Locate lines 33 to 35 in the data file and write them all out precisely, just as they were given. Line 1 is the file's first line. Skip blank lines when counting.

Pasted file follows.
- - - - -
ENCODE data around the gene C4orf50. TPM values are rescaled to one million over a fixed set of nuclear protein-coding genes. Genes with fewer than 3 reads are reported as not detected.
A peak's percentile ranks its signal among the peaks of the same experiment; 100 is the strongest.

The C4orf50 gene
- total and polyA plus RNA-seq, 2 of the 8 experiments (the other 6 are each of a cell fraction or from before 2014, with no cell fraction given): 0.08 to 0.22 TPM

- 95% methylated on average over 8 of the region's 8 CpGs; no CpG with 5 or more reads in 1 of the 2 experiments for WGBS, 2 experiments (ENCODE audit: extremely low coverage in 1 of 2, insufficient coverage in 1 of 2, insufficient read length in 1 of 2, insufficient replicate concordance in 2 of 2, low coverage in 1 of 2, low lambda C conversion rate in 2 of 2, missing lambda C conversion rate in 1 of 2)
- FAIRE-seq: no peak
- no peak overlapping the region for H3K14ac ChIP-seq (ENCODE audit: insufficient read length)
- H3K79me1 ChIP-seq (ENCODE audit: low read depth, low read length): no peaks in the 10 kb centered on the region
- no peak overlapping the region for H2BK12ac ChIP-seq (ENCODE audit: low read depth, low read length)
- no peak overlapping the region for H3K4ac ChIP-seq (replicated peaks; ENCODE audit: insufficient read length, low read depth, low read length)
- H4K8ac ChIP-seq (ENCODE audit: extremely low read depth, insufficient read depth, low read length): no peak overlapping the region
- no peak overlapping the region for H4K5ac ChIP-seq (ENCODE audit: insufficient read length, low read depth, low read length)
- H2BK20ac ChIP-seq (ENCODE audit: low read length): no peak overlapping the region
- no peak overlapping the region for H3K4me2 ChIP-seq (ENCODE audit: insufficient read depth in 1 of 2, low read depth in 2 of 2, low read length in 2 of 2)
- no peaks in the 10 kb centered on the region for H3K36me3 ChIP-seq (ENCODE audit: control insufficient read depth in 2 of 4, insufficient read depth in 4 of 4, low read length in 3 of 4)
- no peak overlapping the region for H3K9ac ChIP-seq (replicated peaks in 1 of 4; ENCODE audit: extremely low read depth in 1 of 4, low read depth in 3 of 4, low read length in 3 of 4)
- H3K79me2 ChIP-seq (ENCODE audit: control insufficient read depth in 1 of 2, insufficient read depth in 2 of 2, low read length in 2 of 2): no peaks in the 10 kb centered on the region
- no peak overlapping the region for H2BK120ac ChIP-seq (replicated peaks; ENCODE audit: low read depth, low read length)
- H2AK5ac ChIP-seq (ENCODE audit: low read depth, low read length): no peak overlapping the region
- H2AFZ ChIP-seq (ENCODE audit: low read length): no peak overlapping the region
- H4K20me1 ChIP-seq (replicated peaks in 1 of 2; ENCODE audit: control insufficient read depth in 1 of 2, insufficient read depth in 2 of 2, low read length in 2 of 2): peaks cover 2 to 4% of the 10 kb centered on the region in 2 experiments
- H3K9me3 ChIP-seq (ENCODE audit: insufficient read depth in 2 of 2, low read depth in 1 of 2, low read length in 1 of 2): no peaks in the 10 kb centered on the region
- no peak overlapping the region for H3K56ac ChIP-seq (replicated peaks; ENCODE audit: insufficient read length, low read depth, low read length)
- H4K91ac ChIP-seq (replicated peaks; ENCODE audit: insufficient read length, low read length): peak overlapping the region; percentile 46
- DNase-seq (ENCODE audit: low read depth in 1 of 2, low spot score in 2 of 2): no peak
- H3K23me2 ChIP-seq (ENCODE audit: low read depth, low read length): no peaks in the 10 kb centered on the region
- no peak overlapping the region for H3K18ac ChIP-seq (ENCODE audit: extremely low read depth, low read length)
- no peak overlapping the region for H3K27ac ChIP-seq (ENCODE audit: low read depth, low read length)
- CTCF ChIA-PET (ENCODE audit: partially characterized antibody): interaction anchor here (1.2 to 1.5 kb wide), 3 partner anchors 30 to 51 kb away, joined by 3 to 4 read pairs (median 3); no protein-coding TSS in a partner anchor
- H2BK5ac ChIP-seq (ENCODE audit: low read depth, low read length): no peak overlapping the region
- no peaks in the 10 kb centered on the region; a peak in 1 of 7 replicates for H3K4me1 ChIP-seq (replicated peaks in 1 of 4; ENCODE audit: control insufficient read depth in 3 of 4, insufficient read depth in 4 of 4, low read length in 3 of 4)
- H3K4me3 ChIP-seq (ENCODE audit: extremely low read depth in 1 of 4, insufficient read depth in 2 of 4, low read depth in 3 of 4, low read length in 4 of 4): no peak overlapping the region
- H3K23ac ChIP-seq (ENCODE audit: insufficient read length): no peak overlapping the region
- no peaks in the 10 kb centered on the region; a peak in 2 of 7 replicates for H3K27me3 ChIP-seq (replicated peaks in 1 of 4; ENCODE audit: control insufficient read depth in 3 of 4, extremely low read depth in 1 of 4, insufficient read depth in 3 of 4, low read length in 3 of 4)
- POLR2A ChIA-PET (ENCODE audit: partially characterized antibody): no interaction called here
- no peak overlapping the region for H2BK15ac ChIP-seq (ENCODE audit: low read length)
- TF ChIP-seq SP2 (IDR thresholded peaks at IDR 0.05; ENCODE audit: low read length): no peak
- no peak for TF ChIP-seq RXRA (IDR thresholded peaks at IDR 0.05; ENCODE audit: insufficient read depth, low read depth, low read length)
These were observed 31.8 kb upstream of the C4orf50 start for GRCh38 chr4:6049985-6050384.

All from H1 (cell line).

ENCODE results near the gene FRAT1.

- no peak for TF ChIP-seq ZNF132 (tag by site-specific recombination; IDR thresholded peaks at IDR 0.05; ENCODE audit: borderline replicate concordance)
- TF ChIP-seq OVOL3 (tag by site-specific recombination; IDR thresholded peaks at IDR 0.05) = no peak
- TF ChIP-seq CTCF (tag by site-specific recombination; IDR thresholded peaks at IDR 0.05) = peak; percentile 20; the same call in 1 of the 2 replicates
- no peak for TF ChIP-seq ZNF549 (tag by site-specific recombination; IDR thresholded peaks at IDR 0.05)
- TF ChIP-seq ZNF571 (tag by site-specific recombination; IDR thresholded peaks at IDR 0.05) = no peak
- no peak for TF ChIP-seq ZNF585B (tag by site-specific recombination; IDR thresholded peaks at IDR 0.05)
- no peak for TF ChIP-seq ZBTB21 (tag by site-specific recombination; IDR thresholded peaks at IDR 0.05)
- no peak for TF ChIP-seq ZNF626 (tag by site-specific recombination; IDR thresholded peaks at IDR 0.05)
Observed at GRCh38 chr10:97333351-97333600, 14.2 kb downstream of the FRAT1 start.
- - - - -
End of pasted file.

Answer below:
- H3K23ac ChIP-seq (ENCODE audit: insufficient read length): no peak overlapping the region
- no peaks in the 10 kb centered on the region; a peak in 2 of 7 replicates for H3K27me3 ChIP-seq (replicated peaks in 1 of 4; ENCODE audit: control insufficient read depth in 3 of 4, extremely low read depth in 1 of 4, insufficient read depth in 3 of 4, low read length in 3 of 4)
- POLR2A ChIA-PET (ENCODE audit: partially characterized antibody): no interaction called here